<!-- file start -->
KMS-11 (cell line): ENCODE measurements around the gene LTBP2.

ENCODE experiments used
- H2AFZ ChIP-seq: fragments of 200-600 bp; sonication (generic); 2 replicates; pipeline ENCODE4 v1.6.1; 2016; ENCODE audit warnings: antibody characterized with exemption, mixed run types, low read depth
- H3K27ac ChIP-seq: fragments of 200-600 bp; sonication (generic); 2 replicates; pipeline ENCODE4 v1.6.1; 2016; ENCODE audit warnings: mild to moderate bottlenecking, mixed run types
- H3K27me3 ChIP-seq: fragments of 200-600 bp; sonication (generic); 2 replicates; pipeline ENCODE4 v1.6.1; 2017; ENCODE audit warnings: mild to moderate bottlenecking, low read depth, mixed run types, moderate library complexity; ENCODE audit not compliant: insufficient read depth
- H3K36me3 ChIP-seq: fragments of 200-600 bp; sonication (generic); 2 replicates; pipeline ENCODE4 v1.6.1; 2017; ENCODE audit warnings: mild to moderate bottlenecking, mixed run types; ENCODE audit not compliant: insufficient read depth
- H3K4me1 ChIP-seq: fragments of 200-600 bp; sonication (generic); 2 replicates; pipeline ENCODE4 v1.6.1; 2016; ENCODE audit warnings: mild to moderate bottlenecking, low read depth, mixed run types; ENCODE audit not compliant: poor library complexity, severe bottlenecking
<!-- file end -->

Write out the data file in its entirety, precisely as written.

KMS-11 (cell line): ENCODE measurements around the gene LTBP2.

ENCODE experiments used
- H2AFZ ChIP-seq: fragments of 200-600 bp; sonication (generic); 2 replicates; pipeline ENCODE4 v1.6.1; 2016; ENCODE audit warnings: antibody characterized with exemption, mixed run types, low read depth
- H3K27ac ChIP-seq: fragments of 200-600 bp; sonication (generic); 2 replicates; pipeline ENCODE4 v1.6.1; 2016; ENCODE audit warnings: mild to moderate bottlenecking, mixed run types
- H3K27me3 ChIP-seq: fragments of 200-600 bp; sonication (generic); 2 replicates; pipeline ENCODE4 v1.6.1; 2017; ENCODE audit warnings: mild to moderate bottlenecking, low read depth, mixed run types, moderate library complexity; ENCODE audit not compliant: insufficient read depth
- H3K36me3 ChIP-seq: fragments of 200-600 bp; sonication (generic); 2 replicates; pipeline ENCODE4 v1.6.1; 2017; ENCODE audit warnings: mild to moderate bottlenecking, mixed run types; ENCODE audit not compliant: insufficient read depth
- H3K4me1 ChIP-seq: fragments of 200-600 bp; sonication (generic); 2 replicates; pipeline ENCODE4 v1.6.1; 2016; ENCODE audit warnings: mild to moderate bottlenecking, low read depth, mixed run types; ENCODE audit not compliant: poor library complexity, severe bottlenecking